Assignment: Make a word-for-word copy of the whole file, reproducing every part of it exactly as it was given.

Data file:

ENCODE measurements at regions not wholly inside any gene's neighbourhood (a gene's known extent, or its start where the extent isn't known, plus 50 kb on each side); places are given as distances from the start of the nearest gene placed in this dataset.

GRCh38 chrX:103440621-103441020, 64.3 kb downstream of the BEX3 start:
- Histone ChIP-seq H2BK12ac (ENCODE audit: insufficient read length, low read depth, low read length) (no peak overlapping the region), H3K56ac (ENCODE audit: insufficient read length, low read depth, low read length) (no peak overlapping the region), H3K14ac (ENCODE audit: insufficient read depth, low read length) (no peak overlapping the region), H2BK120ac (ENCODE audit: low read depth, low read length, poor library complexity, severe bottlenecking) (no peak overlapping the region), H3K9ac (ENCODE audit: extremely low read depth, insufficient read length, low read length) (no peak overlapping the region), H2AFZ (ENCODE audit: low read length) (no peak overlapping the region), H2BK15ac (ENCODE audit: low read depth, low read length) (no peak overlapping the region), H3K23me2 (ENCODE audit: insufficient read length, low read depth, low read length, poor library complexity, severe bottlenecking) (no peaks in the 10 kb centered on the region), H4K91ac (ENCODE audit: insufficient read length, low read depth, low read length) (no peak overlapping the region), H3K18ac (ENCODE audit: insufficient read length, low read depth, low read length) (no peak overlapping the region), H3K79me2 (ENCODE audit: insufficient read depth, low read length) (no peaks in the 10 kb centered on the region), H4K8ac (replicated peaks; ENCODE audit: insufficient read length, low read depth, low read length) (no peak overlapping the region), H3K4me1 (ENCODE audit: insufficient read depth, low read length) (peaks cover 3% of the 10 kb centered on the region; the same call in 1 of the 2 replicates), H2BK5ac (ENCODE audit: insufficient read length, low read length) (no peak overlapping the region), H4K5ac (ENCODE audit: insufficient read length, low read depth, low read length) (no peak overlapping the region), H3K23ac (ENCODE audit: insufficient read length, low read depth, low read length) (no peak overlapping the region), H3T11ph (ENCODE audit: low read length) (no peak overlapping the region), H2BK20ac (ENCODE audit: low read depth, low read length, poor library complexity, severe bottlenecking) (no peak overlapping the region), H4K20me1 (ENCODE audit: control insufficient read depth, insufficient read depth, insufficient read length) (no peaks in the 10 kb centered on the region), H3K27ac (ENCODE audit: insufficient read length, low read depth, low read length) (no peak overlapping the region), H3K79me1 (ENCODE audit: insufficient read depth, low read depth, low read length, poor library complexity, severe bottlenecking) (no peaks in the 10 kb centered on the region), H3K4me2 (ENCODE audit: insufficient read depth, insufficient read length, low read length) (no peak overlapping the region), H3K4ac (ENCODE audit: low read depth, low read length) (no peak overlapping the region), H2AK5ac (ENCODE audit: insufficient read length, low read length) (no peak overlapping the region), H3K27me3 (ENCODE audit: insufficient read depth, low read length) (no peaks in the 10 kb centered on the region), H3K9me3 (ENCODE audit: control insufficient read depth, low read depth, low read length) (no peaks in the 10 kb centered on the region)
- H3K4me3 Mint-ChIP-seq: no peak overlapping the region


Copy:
ENCODE measurements at regions not wholly inside any gene's neighbourhood (a gene's known extent, or its start where the extent isn't known, plus 50 kb on each side); places are given as distances from the start of the nearest gene placed in this dataset.

GRCh38 chrX:103440621-103441020, 64.3 kb downstream of the BEX3 start:
- Histone ChIP-seq H2BK12ac (ENCODE audit: insufficient read length, low read depth, low read length) (no peak overlapping the region), H3K56ac (ENCODE audit: insufficient read length, low read depth, low read length) (no peak overlapping the region), H3K14ac (ENCODE audit: insufficient read depth, low read length) (no peak overlapping the region), H2BK120ac (ENCODE audit: low read depth, low read length, poor library complexity, severe bottlenecking) (no peak overlapping the region), H3K9ac (ENCODE audit: extremely low read depth, insufficient read length, low read length) (no peak overlapping the region), H2AFZ (ENCODE audit: low read length) (no peak overlapping the region), H2BK15ac (ENCODE audit: low read depth, low read length) (no peak overlapping the region), H3K23me2 (ENCODE audit: insufficient read length, low read depth, low read length, poor library complexity, severe bottlenecking) (no peaks in the 10 kb centered on the region), H4K91ac (ENCODE audit: insufficient read length, low read depth, low read length) (no peak overlapping the region), H3K18ac (ENCODE audit: insufficient read length, low read depth, low read length) (no peak overlapping the region), H3K79me2 (ENCODE audit: insufficient read depth, low read length) (no peaks in the 10 kb centered on the region), H4K8ac (replicated peaks; ENCODE audit: insufficient read length, low read depth, low read length) (no peak overlapping the region), H3K4me1 (ENCODE audit: insufficient read depth, low read length) (peaks cover 3% of the 10 kb centered on the region; the same call in 1 of the 2 replicates), H2BK5ac (ENCODE audit: insufficient read length, low read length) (no peak overlapping the region), H4K5ac (ENCODE audit: insufficient read length, low read depth, low read length) (no peak overlapping the region), H3K23ac (ENCODE audit: insufficient read length, low read depth, low read length) (no peak overlapping the region), H3T11ph (ENCODE audit: low read length) (no peak overlapping the region), H2BK20ac (ENCODE audit: low read depth, low read length, poor library complexity, severe bottlenecking) (no peak overlapping the region), H4K20me1 (ENCODE audit: control insufficient read depth, insufficient read depth, insufficient read length) (no peaks in the 10 kb centered on the region), H3K27ac (ENCODE audit: insufficient read length, low read depth, low read length) (no peak overlapping the region), H3K79me1 (ENCODE audit: insufficient read depth, low read depth, low read length, poor library complexity, severe bottlenecking) (no peaks in the 10 kb centered on the region), H3K4me2 (ENCODE audit: insufficient read depth, insufficient read length, low read length) (no peak overlapping the region), H3K4ac (ENCODE audit: low read depth, low read length) (no peak overlapping the region), H2AK5ac (ENCODE audit: insufficient read length, low read length) (no peak overlapping the region), H3K27me3 (ENCODE audit: insufficient read depth, low read length) (no peaks in the 10 kb centered on the region), H3K9me3 (ENCODE audit: control insufficient read depth, low read depth, low read length) (no peaks in the 10 kb centered on the region)
- H3K4me3 Mint-ChIP-seq: no peak overlapping the region